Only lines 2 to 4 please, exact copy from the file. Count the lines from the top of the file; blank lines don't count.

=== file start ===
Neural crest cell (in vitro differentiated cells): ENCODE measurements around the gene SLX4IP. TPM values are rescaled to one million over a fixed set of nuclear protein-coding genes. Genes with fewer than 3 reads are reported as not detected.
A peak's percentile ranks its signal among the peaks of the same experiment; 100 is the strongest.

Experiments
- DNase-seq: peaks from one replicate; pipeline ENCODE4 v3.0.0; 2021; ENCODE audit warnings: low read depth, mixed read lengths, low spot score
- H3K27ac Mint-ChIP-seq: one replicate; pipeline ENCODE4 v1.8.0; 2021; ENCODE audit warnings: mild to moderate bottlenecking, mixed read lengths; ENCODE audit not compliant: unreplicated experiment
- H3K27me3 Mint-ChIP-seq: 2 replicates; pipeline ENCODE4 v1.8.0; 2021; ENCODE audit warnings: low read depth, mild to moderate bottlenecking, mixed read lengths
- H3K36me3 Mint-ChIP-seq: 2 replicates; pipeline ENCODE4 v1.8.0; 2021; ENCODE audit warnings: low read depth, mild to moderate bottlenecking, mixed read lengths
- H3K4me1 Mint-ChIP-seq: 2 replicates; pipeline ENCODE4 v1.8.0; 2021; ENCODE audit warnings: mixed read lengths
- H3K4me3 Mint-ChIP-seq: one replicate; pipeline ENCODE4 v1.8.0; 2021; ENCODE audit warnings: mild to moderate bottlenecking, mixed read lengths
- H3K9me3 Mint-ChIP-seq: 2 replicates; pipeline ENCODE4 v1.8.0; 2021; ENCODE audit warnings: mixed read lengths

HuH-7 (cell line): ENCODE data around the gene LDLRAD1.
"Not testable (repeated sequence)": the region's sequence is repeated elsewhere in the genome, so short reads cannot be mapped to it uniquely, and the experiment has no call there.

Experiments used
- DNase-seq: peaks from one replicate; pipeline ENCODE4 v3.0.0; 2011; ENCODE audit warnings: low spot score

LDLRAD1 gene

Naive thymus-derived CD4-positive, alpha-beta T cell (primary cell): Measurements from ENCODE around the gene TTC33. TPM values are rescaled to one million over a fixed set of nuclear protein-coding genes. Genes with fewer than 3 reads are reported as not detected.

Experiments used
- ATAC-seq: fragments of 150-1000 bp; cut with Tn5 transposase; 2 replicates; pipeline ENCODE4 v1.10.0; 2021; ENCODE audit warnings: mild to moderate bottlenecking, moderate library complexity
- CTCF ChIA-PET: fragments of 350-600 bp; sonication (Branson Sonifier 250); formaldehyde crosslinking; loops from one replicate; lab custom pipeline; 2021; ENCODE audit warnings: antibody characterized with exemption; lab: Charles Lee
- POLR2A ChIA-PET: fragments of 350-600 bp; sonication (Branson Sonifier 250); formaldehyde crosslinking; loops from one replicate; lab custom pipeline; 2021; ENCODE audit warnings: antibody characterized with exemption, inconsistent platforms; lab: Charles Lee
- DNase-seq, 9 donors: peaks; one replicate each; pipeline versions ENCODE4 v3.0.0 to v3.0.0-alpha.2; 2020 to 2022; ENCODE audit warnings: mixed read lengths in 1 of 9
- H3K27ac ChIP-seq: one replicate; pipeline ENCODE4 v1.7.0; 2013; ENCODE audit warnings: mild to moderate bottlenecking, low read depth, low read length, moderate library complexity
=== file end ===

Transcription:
A peak's percentile ranks its signal among the peaks of the same experiment; 100 is the strongest.

Experiments
- DNase-seq: peaks from one replicate; pipeline ENCODE4 v3.0.0; 2021; ENCODE audit warnings: low read depth, mixed read lengths, low spot score